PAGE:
New Qigong Class Offered for Renewal, Restoration for Breast Cancer Survivors
A new class for breast cancer survivors, during or after treatment, uses the ancient Chinese practice of qigong as a way to achieve renewal and restoration for women after breast cancer.
The class will be offered on Thursdays at 4 p.m. beginning Aug. 24, 2006, at the Vanderbilt Dayani Health and Wellness Center, It is led by Kathy Woods, M.Ed., a breast cancer survivor and instructor in mindfulness-based stress reduction.
Somewhat similar to the practice of yoga, with which most Americans are more familiar, gigong is a component of Chinese medicine with a history dating back at least 3,000 years. Pronounced “chi gung,” the words mean “energy” (qi) and “working with” (gong).
Qigong uses flowing, gentle movement and postures, special attention to breathing, and visualization to help individuals achieve a state of relaxed alertness. Among the potential benefits:
- Relaxation and stress management
- Improved range of motion
- Increased strength, especially of the body’s “core muscles”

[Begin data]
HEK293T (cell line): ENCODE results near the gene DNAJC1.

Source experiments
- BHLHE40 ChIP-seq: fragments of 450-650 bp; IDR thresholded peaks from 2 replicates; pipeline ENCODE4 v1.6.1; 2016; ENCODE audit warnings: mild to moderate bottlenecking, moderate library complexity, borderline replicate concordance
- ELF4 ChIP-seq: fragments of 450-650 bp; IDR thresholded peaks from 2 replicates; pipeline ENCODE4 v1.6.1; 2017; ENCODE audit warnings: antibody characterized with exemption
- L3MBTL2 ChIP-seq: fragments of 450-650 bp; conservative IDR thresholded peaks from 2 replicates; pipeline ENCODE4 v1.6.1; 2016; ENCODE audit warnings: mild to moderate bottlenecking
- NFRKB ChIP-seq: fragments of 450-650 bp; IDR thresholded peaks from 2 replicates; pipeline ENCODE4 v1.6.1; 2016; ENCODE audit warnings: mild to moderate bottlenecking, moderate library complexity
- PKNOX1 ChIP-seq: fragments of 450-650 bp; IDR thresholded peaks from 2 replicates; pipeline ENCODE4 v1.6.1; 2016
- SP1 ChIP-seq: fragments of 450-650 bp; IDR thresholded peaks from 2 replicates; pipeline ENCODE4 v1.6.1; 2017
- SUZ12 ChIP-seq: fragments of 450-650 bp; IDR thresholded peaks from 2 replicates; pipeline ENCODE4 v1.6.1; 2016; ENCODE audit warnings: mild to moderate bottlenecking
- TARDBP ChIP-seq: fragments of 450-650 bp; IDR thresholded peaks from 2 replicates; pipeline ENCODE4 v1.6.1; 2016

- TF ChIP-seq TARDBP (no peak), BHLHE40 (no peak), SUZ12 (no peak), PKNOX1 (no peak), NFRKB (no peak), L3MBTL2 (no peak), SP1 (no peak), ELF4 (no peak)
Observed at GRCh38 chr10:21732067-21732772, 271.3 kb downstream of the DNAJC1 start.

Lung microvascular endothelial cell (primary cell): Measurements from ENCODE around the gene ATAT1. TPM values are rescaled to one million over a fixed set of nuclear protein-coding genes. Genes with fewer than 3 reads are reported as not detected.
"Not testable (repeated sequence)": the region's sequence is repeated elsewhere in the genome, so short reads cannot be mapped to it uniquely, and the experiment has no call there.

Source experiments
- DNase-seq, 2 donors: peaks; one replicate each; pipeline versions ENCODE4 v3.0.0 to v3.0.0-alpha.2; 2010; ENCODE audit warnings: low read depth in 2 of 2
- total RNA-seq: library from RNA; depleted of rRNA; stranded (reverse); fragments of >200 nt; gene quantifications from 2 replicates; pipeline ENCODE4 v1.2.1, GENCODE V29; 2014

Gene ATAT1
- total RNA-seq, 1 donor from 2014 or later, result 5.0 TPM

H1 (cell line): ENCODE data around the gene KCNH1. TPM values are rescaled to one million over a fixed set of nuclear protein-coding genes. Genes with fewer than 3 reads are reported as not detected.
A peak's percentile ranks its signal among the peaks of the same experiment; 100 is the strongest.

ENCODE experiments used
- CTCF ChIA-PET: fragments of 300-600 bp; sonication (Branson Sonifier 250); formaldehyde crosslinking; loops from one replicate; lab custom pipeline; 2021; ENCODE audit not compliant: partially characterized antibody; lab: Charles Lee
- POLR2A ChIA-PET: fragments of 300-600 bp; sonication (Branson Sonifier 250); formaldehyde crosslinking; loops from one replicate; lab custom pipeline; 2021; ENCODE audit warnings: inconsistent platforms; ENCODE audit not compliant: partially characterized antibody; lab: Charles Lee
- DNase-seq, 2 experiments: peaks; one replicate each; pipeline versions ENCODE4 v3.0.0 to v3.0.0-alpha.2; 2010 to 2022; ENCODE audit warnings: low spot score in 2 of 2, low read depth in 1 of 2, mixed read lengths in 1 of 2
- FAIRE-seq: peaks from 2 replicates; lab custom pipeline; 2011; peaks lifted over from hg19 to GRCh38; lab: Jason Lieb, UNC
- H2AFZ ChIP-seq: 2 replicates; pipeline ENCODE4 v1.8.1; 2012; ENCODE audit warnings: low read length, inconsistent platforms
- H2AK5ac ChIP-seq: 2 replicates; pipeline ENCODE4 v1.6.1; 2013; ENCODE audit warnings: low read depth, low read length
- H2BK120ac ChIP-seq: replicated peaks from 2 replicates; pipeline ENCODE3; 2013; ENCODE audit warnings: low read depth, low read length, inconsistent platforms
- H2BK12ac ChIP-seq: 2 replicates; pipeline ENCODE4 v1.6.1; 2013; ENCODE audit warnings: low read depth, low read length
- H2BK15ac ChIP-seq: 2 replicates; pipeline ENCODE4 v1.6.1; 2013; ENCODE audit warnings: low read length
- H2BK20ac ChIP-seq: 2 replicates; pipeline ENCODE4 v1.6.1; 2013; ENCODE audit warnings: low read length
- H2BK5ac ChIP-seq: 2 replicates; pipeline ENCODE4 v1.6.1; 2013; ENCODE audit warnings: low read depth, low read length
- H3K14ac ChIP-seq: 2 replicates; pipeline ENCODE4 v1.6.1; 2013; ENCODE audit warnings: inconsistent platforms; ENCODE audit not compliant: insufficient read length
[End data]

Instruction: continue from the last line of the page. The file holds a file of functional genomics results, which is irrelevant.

- Enhanced sense of balance
- Improve flexibility
- Increased energy
“The concept of ‘relaxed alertness’ may be unfamiliar,” Woods said. “In our culture, we are used to going 90 to nothing or vegging out in front of the TV, with no in between. Qigong can provide a doorway to this powerful state of relaxed alertness that has many wellness benefits. For women facing a breast cancer diagnosis, it offers an opportunity to regain a sense of control and to renew and restore their bodies, minds and spirits.”
ReNew is open to women following a diagnosis of breast cancer, whether during or after treatment; however, a medical assessment is required before participation.
The class is a collaboration of the Vanderbilt-Ingram Cancer Center, the Vanderbilt Breast Center and the Vanderbilt Center for Integrative Health, expected to open formally in fall of 2006.
The class is free for Dayani members, and, for non-members, $10 per class or $64 for “Medical Class Card” good for eight visits in a one-year period. Limited “scholarships” are available from Vanderbilt-Ingram based on financial need.
To learn more, call (615) 322.4751 or visit www.dayanicenter.org